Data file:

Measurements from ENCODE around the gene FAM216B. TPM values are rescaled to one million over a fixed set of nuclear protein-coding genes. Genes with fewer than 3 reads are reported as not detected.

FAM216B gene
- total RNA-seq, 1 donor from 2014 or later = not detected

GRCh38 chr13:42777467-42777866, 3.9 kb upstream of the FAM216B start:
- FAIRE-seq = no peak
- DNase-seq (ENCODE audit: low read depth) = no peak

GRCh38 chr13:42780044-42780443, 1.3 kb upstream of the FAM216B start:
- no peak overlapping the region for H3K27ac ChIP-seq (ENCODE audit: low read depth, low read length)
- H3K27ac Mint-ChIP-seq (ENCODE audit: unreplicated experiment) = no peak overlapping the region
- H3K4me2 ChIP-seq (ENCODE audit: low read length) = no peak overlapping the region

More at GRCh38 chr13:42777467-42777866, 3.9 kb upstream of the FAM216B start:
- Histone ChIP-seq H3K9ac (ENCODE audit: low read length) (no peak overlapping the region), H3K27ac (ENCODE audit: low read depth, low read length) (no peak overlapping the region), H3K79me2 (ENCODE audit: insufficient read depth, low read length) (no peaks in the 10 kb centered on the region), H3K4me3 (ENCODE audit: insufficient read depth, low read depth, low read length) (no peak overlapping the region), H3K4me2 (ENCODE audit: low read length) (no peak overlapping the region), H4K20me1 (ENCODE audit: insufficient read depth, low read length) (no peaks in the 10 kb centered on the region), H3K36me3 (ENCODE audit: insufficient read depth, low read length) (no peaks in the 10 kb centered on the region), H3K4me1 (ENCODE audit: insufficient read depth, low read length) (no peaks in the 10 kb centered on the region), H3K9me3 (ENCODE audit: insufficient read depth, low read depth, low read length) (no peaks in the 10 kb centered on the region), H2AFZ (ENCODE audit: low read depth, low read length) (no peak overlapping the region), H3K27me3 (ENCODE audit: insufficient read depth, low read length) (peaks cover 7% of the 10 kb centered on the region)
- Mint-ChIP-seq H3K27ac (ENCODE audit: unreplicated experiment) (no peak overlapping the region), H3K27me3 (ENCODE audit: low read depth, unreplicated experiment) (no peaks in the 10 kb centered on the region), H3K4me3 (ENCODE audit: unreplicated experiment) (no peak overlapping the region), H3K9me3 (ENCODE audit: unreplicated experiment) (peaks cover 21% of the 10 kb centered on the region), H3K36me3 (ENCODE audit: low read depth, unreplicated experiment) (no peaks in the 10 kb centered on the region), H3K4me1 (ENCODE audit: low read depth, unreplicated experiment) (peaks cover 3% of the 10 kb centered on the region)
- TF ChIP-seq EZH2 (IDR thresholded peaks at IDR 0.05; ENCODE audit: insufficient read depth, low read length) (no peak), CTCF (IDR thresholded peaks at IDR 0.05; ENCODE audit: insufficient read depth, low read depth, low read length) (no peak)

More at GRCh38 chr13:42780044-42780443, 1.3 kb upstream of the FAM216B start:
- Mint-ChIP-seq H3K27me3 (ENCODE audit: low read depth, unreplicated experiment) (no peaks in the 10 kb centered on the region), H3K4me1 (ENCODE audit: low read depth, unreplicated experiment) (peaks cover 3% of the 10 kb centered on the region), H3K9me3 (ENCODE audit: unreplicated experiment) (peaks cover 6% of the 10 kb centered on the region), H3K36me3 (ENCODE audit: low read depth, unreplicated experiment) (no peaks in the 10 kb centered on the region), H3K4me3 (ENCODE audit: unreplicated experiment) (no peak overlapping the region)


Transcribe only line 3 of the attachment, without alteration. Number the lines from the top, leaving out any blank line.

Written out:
- total RNA-seq, 1 donor from 2014 or later = not detected